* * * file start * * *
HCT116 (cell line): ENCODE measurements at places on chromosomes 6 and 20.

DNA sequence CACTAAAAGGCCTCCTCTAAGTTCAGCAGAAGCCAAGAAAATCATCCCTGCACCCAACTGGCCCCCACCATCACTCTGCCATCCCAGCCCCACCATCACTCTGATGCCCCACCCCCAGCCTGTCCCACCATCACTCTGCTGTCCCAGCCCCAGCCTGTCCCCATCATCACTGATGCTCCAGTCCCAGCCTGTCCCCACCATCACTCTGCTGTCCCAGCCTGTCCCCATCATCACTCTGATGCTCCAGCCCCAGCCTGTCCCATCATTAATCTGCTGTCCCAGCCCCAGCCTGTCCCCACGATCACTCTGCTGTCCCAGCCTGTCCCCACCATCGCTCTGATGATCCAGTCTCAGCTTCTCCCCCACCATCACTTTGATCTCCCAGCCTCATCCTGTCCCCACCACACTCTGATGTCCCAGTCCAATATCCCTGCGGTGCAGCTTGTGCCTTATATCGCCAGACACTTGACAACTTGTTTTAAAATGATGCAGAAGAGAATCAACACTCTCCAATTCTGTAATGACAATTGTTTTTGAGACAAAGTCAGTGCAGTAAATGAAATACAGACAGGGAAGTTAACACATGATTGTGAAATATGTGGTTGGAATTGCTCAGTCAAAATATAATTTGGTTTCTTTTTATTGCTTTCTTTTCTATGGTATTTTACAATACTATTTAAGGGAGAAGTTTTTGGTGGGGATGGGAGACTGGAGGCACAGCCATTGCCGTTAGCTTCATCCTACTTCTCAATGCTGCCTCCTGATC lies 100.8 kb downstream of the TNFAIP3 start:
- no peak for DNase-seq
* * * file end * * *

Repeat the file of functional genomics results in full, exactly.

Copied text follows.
HCT116 (cell line): ENCODE measurements at places on chromosomes 6 and 20.

DNA sequence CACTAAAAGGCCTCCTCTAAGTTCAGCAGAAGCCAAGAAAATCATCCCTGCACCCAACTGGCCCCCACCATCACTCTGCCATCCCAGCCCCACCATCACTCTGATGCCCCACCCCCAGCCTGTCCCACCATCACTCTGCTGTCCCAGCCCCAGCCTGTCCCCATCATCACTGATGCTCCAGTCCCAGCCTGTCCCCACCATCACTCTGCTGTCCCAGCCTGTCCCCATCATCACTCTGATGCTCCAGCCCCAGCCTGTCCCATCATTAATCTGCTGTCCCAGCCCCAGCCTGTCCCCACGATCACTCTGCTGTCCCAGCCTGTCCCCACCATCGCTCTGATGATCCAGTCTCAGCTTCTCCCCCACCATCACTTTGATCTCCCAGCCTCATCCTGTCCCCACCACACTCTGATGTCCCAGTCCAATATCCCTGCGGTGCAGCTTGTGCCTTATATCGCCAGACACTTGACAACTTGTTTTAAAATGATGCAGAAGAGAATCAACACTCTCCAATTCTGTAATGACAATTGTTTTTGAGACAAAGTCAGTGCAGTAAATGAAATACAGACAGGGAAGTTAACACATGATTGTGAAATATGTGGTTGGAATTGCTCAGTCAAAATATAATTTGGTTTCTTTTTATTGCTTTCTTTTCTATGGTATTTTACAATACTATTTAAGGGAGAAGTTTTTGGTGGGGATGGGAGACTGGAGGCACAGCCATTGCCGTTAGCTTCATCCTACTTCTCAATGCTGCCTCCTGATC lies 100.8 kb downstream of the TNFAIP3 start:
- no peak for DNase-seq